The new cyber axis
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A Sino-US dialogue may alter the international discourse on cyber security
Last week, US National Security Advisor Tom Donilon pointed to the unacceptable frequency and intensity of Chinese cyber attacks on American corporations and called for a comprehensive dialogue with Beijing. Until now, the global debate on cyber security has focused on the challenges of controlling internet crime, coping with hostile attacks on critical infrastructure like electricity grids in one country by another, and developing legal norms to limit cyber conflicts among nations. Donilon's remarks at the Asia Society in New York last week helped draw international attention to the impact of cyber warfare on the global economy and the future of US-China commercial ties.
Donilon urged Beijing to recognise the dangers that the cyber theft of American intellectual property poses to the stability of the global economy, investigate and put an end to these attacks, and start negotiations on drafting a code of conduct. A few days before Donilon spoke, the US cyber security firm Mandiant published a report which traced most of the cyber attacks on the US corporations to a secret Chinese military unit, numbered 61398, located in a 12-story building in Shanghai.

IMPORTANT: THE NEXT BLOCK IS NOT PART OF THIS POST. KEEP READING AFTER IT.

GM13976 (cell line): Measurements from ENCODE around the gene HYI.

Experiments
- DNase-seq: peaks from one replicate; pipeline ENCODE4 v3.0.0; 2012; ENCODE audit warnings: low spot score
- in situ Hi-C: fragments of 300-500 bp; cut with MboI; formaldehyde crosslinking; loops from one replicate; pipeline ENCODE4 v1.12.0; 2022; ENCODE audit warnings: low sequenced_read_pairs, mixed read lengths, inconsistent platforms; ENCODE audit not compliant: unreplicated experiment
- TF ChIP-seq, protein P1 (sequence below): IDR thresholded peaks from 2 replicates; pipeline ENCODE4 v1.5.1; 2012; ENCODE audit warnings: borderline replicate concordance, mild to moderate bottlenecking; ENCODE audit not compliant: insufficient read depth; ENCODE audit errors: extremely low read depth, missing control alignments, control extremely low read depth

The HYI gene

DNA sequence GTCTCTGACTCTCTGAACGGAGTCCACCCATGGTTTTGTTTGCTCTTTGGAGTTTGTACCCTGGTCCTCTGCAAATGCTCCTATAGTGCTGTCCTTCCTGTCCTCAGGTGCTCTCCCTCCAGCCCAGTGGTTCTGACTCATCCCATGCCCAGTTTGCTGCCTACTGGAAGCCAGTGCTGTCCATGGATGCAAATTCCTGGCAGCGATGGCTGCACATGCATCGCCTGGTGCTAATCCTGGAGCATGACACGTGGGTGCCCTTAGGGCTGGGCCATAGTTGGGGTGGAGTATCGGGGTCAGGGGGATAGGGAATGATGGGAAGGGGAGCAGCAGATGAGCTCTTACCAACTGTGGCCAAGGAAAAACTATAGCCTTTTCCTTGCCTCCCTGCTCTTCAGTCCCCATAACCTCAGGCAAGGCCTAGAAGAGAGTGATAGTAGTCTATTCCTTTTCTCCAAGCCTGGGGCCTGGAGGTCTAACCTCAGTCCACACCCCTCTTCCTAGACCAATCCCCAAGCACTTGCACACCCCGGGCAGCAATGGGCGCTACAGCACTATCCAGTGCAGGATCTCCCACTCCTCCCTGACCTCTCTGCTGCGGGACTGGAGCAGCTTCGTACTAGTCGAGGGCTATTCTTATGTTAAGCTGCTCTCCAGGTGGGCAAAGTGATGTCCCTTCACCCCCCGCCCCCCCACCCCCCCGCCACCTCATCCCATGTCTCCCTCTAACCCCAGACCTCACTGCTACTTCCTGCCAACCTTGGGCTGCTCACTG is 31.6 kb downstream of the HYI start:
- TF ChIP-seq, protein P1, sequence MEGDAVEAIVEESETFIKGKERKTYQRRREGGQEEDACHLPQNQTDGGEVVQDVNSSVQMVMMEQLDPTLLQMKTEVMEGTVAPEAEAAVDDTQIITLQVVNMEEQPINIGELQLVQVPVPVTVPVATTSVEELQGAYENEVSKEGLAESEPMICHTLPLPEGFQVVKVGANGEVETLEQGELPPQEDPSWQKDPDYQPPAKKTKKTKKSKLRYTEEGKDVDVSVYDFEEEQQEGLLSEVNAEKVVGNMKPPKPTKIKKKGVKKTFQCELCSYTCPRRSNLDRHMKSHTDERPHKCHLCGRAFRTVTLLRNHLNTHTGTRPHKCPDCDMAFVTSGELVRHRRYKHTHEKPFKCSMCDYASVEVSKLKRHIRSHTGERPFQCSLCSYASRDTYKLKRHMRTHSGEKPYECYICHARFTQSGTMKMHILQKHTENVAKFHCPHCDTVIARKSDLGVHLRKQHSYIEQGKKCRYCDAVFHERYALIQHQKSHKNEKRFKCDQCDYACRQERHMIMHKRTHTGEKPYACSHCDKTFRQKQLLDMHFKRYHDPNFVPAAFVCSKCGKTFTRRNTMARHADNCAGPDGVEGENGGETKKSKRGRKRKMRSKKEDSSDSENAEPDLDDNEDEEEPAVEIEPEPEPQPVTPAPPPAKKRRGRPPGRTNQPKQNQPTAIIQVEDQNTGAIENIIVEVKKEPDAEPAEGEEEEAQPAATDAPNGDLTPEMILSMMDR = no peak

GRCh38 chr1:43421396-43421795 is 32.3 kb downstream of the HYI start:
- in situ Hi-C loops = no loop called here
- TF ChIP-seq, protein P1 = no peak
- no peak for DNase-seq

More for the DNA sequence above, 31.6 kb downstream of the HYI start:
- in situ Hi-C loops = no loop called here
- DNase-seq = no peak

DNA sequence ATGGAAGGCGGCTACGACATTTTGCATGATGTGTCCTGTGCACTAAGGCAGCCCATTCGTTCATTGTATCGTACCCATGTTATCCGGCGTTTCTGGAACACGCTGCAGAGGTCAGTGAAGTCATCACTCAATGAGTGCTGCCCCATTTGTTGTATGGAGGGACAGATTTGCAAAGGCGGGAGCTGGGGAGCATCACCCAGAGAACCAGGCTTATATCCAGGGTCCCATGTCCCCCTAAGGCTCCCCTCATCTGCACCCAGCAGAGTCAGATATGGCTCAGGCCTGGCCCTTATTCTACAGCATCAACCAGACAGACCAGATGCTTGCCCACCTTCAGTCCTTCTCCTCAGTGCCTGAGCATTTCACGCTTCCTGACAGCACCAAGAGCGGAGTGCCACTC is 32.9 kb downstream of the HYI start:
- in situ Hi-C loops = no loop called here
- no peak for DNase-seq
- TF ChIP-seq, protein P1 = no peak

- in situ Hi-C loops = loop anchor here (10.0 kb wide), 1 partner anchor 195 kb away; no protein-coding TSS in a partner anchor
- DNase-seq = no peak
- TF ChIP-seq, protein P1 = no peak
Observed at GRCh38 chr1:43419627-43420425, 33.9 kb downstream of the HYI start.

That corporations spy on each other within and across nations is not a startling development. What is new is the Chinese military's decision to deploy its massive cyber resources against the US companies. The PLA's objective is widely seen as part of an effort to alter the strategic balance between China and the US by narrowing the gap between the two countries in the high technology sector. China's massive cyber efforts have begun to blur the distinction between commercial espionage and national security and the US is eager to work out a set of mutually acceptable constraints.
This outreach to Beijing complements Obama's determination to defend the US economy, critical national infrastructure and American corporations against cyber attacks originating from China and other external sources. Obama also met last week with the CEOs of 13 major US corporations to discuss collaboration between the government and business on strengthening America's cyber security.
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